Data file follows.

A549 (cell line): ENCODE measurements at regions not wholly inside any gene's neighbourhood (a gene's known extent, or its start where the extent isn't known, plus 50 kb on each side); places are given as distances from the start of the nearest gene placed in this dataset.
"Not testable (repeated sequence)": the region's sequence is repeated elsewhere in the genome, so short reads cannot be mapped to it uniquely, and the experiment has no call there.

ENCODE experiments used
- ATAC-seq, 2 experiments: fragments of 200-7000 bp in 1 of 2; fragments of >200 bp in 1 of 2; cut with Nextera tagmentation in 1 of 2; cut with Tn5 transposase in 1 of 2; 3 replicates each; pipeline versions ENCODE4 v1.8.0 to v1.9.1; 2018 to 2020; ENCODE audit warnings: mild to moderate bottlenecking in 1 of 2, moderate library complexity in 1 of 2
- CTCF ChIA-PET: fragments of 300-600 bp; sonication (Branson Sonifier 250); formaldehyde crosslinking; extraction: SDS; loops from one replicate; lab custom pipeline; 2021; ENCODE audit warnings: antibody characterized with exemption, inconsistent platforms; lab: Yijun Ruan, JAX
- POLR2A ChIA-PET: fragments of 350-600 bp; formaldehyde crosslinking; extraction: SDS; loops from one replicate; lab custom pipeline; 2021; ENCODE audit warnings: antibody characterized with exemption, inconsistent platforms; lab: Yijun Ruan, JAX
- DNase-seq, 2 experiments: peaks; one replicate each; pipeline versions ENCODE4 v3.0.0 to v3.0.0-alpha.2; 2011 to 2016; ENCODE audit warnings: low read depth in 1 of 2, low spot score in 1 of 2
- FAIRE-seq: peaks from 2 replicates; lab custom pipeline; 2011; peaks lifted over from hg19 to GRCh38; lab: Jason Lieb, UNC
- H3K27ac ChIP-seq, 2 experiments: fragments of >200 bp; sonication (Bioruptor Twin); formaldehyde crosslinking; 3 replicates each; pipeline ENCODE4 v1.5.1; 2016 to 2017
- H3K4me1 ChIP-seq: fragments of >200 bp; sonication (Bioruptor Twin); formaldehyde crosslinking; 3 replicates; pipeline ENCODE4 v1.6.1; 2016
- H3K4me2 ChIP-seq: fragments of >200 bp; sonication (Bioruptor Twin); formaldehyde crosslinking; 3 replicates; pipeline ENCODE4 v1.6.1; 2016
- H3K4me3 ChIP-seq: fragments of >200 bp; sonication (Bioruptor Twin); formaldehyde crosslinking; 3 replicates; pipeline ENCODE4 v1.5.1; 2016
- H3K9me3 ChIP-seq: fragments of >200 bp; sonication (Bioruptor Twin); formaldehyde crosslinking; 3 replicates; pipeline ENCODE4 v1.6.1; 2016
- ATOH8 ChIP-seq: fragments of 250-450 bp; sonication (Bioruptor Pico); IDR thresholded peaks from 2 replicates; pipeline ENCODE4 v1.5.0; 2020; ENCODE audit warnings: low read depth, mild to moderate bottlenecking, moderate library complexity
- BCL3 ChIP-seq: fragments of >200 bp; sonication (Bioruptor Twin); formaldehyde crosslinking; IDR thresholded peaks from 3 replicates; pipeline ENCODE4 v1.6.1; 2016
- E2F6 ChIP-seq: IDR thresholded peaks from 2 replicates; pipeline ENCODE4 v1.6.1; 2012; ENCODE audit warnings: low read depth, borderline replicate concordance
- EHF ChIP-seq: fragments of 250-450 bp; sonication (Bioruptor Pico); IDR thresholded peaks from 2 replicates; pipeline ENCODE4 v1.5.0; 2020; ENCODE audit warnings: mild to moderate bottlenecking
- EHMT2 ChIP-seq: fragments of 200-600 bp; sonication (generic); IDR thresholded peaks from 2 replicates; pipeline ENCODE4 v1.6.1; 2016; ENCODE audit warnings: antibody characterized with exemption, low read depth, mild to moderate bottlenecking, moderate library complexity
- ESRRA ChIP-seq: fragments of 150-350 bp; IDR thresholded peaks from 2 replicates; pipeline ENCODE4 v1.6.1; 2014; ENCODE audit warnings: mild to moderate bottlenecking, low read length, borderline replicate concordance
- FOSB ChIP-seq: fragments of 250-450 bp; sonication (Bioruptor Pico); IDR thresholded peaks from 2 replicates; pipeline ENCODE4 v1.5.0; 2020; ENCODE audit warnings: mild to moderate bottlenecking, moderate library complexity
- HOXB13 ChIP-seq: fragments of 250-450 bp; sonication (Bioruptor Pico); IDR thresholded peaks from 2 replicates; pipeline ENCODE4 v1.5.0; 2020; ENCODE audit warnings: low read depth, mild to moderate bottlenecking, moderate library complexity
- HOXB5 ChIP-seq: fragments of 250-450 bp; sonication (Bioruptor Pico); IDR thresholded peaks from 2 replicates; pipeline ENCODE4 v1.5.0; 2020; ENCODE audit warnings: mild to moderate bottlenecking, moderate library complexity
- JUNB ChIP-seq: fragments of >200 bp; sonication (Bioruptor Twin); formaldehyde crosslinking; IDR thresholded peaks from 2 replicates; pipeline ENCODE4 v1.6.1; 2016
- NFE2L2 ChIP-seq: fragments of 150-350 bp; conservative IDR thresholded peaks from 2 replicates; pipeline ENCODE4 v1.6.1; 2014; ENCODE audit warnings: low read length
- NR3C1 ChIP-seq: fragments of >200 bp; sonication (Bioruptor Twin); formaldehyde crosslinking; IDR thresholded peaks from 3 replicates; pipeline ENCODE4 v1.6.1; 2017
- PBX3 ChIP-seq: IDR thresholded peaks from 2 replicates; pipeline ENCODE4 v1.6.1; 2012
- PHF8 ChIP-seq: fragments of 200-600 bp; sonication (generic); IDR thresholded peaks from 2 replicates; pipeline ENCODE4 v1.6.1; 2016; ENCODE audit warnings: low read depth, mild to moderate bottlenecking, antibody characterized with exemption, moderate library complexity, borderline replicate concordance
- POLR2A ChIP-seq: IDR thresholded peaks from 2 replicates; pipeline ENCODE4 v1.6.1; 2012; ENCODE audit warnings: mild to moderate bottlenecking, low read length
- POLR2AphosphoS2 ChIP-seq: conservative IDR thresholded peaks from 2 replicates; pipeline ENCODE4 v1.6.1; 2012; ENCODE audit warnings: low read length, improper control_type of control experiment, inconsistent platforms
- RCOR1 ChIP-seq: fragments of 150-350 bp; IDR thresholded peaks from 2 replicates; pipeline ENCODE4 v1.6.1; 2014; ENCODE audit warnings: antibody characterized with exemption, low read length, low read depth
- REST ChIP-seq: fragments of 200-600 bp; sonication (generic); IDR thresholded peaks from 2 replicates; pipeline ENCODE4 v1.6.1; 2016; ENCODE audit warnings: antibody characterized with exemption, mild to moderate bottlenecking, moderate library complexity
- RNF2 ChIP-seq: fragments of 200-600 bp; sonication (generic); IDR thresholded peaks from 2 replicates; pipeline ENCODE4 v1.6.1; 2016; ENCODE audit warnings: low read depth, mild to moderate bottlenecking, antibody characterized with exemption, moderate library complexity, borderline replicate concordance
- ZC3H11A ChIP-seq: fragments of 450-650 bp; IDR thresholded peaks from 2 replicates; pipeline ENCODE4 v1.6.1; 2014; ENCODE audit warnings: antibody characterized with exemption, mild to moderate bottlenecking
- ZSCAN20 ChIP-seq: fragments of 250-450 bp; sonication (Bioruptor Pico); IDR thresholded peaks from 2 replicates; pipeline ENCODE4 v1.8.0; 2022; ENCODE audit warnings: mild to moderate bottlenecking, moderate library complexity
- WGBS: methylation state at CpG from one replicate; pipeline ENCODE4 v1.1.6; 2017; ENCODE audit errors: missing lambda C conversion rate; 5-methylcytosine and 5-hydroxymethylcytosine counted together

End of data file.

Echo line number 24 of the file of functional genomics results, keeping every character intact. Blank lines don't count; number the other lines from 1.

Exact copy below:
- NFE2L2 ChIP-seq: fragments of 150-350 bp; conservative IDR thresholded peaks from 2 replicates; pipeline ENCODE4 v1.6.1; 2014; ENCODE audit warnings: low read length